Every employee that goes to work for companies in Fort Lauderdale has the right to expect that the environments in which they perform their jobs will be professional and free of any hostility. If that expectation is not met, then employees should be able to voice their concerns without fear of suffering reprisals. Not only does retaliatory action on the part of an employer enable bad workplace behavior to continue, but it demonstrates an indifference to employee safety in favor of company loyalty.
As you may already know, the state of Florida subscribes to the philosophy of at-will employment, meaning that your employer in Fort Lauderdale can fire you without having to provide you with a reason. This seemingly provides your employer with all of the power in your relationship (although you also benefit from the tenets of at-will employment in that you can leave your job whenever you want). Yet there are certain exceptions to at-will employment that afford you additional protection from being fired for no good reason.
A common response coming from employers in Fort Lauderdale accused of wrongful termination is that the employee involved did not meet the expectations of their position. One might struggle in responding to such a claim because, at face value, it appears to be so subjective. Yet a review of an employee's performance reviews can either prove or disprove such a claim.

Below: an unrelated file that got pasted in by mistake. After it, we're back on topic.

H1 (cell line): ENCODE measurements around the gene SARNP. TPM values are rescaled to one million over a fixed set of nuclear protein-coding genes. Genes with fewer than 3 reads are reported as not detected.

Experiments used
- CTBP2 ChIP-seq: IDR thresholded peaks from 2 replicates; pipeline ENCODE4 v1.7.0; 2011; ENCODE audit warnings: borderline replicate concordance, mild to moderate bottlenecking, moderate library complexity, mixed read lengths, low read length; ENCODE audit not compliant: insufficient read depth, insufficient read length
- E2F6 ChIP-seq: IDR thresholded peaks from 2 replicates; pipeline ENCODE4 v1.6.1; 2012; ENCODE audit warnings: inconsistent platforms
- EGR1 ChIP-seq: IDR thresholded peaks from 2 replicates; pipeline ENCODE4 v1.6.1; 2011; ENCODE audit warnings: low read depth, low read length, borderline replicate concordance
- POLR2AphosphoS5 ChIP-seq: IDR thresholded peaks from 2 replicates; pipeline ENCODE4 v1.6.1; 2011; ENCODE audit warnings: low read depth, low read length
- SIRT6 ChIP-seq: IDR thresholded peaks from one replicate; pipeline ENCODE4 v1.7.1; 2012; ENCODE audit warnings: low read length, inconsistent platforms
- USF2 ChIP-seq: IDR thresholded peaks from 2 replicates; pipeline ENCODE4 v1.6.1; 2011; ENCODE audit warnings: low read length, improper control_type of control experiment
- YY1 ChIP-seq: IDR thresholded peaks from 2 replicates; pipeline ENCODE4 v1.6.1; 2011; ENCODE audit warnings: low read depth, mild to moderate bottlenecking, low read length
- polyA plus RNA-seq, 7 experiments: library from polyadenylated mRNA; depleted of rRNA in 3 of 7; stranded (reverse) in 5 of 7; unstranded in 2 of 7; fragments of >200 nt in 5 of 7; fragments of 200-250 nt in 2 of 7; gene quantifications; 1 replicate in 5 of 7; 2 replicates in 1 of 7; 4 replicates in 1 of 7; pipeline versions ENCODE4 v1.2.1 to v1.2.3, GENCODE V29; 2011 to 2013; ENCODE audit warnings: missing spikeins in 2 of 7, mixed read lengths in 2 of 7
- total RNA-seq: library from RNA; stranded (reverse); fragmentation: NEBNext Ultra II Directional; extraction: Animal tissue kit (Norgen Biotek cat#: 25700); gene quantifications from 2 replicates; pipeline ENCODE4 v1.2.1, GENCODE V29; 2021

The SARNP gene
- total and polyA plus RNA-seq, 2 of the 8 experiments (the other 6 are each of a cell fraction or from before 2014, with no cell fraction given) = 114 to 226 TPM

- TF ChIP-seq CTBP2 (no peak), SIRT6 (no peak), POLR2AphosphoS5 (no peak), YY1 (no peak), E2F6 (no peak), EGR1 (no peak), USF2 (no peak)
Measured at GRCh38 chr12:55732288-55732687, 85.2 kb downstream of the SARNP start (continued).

Being fired from your job in Fort Lauderdale can be extremely traumatic whose impact can be compounded even further if you are not given a reason for it. You might assume that your employer has to have a reason to fire you, yet that is not the case. Like many states, Florida subscribes to the "at-will employment" doctrine, meaning that your employment is conditional on your employer's will. If you are dismissed, the law does not mandate that your employer provide you with a reason.
Some working environments are so abysmal that an employee would rather quit than put up with them. This is called constructive discharge and employees that resigned because of a toxic workplace may be able to file a wrongful termination claim as a result. The Balance explains constructive discharge and what you can do if it happens to you.
The New York Times recently performed a review involving thousands of pages of public and court records and interviews with dozens of women and their attorneys. According to the Times, the review showed a clear pattern: Many large, prestigious U.S. companies are still systematically discriminating against pregnant women and firing them when they complain.
Not all work environments are warm and supportive. Your boss may try to use fear and intimidation tactics to get the results he wants. However, even in the most difficult workplace scenarios, you’re entitled to certain legal protections—and you shouldn’t be afraid to claim them.
The question posed in our title may seem simple on the surface. Most people can "tell" or they get a gut instinct when they read a wrongful termination story, and they make a determination based on these feelings. Of course, in the eyes of the law, that doesn't cut it. Profound evidence needs to be there to establish a wrongful termination case.
A wrongful termination lawsuit from outside our state of Florida shows the great lengths to which some companies will go to retaliate and punish their employees. The case is out of West Virginia and involves a locomotive company called CSX.
A man who was fired from his position as the director of safety and security at a Mercy hospital in the wake of some employees being injured by patients -- and the Centers for Medicare and Medicaid Services invoking the "immediate jeopardy rule" -- has filed a lawsuit against the hospital for wrongful termination.